"For our industry, I hope it doesn't happen," Gorzo said.
The move is also strongly opposed by the Maryland Restaurant Association, which has its headquarters in Columbia.
"Profits are already dwindling" for restaurants, said Melvin Thompson, the association's senior vice president. "Most restaurants are trying to hold the line on prices," he said.
But although Howard County's state legislators are painfully aware of a projected $2 billion state budget shortfall, only one seemed ready to openly advocate a tax increase on alcohol.
"I would support it," said Del. Elizabeth Bobo, a Democrat not shy with her opinions.
"I think it just makes a whole lot of sense. I think it's time to do it." Bobo isn't naive about political realities, however.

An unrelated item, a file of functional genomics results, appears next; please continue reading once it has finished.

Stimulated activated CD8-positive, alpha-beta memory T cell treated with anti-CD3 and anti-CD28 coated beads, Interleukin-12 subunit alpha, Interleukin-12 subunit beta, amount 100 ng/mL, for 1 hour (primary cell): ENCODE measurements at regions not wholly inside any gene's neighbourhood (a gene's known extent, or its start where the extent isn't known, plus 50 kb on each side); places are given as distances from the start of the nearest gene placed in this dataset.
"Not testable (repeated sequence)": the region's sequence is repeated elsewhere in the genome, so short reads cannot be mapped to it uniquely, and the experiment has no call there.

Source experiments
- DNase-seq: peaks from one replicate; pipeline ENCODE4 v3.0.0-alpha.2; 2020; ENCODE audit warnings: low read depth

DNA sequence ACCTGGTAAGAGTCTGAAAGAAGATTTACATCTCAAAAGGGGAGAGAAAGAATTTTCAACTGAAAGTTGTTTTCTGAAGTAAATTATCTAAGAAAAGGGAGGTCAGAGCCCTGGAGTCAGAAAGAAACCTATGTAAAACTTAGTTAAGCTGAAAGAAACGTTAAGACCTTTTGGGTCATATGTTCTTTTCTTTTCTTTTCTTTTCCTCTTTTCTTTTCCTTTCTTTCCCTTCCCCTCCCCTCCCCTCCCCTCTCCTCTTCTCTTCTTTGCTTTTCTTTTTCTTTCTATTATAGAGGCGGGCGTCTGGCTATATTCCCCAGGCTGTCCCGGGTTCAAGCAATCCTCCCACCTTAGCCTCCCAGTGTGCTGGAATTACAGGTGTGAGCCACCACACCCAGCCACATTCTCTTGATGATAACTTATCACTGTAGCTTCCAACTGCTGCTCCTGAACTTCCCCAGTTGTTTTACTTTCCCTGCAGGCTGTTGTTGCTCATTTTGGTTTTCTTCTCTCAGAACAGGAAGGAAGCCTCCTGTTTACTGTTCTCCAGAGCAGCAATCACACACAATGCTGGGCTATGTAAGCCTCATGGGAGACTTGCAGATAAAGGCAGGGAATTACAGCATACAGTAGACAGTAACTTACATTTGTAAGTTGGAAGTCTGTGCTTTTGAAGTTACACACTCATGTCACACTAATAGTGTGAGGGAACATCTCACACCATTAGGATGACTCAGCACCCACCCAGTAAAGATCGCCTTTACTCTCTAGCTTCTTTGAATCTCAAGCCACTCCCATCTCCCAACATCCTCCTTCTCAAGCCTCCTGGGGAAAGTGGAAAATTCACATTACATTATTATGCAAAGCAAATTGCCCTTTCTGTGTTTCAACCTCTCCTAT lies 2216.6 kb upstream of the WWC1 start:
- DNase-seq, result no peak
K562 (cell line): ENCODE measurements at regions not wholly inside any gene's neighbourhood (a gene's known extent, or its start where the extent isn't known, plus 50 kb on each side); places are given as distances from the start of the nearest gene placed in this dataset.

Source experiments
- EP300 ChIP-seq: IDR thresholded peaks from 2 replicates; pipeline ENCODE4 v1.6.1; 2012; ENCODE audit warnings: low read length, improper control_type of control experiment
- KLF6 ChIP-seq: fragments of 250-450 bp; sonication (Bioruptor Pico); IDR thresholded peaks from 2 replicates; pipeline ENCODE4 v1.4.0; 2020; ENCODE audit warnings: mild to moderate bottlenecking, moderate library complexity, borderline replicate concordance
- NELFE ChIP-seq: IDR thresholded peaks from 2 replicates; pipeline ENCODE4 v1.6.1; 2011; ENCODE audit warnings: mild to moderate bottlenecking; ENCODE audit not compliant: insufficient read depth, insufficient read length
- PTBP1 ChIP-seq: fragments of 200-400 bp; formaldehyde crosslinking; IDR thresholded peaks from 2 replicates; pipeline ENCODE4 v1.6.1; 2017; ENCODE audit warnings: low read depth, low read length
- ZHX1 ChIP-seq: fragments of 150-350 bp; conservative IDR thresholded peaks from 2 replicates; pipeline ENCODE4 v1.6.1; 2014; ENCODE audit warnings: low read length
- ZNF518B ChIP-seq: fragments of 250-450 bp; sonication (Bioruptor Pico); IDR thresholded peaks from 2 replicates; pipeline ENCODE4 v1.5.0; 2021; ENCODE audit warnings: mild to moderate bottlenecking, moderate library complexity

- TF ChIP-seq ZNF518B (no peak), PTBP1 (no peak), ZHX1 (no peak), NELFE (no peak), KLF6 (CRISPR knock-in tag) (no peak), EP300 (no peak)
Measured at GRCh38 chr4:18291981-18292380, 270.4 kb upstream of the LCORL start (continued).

"We have a very strong liquor lobby," she said, but "to have that much fear of one segment of the economy is not good."
Several other Democrats said they could support a tax increase on alcohol but only under limited circumstances.
Delegation chairman Del. Guy Guzzone said he'd consider it only if the revenue were dedicated to helping thousands of developmentally disabled people who have been waiting years for state aid.
"I am completely committed to that community," he said. "If somehow that [revenue] could be directed to that community, I would consider it." Generally, however, "I'm not interested in raising any taxes."
Senate delegation chairman state Sen. James N. Robey has said numerous times that he would not favor tax increases, but he said he might consider the alcohol tax.
"I've said all along I would not raise taxes. This is one exception I might consider if a compelling enough case is made," he said. "We can't just keep cutting, cutting, cutting, cutting and cutting."
"First you've got to see a bill," said Del. Frank S. Turner, who serves on the tax-writing Ways and Means Committee. With slots not yet producing revenue and the state budget in peril, any income is important. "Cuts are going to be very deep," he said about Gov. Martin O'Malley's proposed fiscal 2011 budget, due out this month.